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Data from: Plant species richness promotes soil carbon and nitrogen stocks in grasslands without legumes

Citation

Cong, Wen-feng et al. (2014), Data from: Plant species richness promotes soil carbon and nitrogen stocks in grasslands without legumes, Dryad, Dataset, https://doi.org/10.5061/dryad.p83h7

Abstract

1. The storage of carbon (C) and nitrogen (N) in soil are important ecosystem functions. Grassland biodiversity experiments have shown a positive effect of plant diversity on soil C and N storage. However, these experiments all included legumes, which constitute an important N input through N2-fixation. Indeed, the results of these experiments suggest that N2-fixation by legumes is a major driver of soil C and N storage. 2. We studied whether plant diversity affects soil C and N storage in the absence of legumes. In an 11-years grassland biodiversity experiment without legumes, we measured soil C and N stocks. We further determined above-ground biomass productivity, standing root biomass, soil organic matter decomposition and N mineralization rates to understand the mechanisms underlying the change in soil C and N stocks in relation to plant diversity and their feedbacks to plant productivity. 3. We found that soil C and N stocks increased by 18 and 16% in eight-species mixtures compared to the average of monocultures of the same species, respectively. Increased soil C and N stocks were mainly driven by increased C input and N retention, resulting from enhanced plant productivity, which surpassed enhanced C loss from decomposition. Importantly, higher soil C and N stocks were associated with enhanced soil N mineralization rates, which can explain the strengthening of the positive diversity-productivity relationship observed in the last years of the experiment. 4. Synthesis: We demonstrated that also in the absence of legumes plant species richness promotes soil carbon (C) and nitrogen (N) stocks via increased plant productivity. In turn, enhanced soil C and N stocks showed a positive feedback to plant productivity via enhanced N mineralization, which could further accelerate soil C and N storage in the long term.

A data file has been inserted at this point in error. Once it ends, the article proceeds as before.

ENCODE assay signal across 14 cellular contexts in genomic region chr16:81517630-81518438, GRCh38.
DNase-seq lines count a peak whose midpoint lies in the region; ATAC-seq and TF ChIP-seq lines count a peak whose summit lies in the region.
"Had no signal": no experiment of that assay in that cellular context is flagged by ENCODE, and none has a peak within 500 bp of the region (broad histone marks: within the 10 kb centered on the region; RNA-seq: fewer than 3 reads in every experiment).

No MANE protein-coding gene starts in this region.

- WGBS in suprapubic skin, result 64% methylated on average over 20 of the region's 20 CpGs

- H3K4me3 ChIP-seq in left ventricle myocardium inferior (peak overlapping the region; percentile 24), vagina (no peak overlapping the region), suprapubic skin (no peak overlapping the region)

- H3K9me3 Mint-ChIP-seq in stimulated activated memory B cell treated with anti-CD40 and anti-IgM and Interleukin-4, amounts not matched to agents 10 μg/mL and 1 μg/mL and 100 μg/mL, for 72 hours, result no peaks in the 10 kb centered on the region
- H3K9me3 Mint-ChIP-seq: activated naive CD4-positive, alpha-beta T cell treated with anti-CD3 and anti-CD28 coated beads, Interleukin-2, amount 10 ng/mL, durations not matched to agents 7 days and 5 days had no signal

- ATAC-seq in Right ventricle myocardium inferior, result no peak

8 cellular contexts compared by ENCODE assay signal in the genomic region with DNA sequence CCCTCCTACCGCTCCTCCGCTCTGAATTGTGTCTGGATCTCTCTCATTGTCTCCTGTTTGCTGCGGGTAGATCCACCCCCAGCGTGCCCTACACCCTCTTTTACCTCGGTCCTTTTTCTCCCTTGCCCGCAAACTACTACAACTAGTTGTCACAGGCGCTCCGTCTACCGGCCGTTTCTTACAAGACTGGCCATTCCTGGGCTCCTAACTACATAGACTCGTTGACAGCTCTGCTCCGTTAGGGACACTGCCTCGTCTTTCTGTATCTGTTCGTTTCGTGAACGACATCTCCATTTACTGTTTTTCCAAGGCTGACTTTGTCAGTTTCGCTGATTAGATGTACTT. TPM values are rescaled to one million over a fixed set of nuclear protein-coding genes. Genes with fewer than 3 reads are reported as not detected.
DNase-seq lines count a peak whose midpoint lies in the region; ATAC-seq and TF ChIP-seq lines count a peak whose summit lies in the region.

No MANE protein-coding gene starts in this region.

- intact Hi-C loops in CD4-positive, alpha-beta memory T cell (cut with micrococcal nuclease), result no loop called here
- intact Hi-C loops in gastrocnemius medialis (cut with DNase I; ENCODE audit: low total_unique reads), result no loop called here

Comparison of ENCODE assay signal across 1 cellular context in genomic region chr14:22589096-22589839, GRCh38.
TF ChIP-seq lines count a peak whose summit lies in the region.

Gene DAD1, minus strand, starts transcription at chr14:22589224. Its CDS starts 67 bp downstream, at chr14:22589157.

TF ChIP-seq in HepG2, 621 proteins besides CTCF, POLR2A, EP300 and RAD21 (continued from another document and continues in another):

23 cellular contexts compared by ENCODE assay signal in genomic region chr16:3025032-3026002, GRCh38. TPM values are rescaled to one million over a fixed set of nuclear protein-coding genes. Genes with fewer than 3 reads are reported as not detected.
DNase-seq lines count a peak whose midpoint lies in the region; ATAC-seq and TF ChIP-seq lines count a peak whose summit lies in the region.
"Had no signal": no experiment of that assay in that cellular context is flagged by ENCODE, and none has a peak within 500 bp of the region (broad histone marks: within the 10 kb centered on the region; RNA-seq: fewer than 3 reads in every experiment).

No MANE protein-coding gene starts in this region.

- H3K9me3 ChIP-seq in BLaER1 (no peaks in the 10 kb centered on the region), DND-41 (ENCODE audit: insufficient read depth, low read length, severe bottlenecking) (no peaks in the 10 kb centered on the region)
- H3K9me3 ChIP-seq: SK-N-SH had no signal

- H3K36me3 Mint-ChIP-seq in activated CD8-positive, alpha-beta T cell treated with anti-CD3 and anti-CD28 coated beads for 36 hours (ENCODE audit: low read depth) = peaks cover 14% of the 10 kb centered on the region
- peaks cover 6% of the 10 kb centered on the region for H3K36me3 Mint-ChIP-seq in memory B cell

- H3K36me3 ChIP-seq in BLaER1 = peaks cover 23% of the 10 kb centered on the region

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Location

Wageningen
the Netherlands